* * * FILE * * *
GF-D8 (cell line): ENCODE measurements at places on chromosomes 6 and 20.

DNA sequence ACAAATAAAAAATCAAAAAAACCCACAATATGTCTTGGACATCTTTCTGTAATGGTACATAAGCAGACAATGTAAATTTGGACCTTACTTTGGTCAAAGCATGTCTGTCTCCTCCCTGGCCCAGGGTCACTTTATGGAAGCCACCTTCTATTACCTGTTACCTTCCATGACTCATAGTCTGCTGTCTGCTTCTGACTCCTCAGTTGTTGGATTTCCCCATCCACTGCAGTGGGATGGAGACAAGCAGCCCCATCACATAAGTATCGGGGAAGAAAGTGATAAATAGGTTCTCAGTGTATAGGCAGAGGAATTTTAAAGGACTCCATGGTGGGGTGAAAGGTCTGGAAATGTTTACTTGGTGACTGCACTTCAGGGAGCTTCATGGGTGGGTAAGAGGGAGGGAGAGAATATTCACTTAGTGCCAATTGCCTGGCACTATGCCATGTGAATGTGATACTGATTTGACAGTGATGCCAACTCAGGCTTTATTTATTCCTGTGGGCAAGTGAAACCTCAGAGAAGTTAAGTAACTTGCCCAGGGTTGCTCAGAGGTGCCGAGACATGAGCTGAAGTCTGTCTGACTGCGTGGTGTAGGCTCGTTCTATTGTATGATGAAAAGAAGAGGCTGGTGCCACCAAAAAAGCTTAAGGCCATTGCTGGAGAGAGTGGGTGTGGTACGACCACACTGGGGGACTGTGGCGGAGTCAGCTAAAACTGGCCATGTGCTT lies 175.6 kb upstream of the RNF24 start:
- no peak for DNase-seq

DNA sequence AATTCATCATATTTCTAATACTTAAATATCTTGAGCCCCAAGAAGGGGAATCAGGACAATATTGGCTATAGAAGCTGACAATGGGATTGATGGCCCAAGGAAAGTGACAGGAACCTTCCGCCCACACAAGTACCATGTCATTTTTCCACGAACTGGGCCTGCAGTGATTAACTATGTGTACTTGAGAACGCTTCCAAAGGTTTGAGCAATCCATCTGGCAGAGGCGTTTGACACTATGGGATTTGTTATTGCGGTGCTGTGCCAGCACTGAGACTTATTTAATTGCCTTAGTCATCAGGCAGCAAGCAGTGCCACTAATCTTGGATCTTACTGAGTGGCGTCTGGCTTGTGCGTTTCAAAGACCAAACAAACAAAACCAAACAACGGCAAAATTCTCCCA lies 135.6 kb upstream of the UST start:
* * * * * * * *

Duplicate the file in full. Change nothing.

GF-D8 (cell line): ENCODE measurements at places on chromosomes 6 and 20.

DNA sequence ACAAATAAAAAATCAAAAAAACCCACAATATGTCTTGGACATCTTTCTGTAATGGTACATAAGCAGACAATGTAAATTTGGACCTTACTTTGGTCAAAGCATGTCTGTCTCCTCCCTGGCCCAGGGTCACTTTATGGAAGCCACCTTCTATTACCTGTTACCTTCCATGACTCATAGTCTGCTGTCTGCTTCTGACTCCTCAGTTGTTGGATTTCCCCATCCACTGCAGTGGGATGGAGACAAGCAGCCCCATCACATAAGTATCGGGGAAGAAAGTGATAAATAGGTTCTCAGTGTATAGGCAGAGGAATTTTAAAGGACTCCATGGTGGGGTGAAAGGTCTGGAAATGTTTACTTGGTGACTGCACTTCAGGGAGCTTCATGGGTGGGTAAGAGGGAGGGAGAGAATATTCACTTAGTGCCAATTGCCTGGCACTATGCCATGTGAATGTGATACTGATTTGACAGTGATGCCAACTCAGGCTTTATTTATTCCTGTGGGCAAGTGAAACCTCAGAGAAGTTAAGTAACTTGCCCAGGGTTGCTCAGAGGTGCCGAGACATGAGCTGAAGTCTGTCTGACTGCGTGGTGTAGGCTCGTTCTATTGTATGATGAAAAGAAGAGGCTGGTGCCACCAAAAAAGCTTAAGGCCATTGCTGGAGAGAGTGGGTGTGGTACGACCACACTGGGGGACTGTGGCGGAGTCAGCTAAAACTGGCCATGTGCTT lies 175.6 kb upstream of the RNF24 start:
- no peak for DNase-seq

DNA sequence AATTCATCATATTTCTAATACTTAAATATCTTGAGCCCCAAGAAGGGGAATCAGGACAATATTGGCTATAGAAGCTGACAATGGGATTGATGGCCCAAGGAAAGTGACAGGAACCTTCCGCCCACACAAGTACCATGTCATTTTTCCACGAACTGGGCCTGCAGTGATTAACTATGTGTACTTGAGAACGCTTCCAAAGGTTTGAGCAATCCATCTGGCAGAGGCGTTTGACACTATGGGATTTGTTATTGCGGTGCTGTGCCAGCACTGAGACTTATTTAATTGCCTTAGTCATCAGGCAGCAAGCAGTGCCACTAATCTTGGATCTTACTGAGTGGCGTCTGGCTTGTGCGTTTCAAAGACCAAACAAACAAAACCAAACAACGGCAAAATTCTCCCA lies 135.6 kb upstream of the UST start: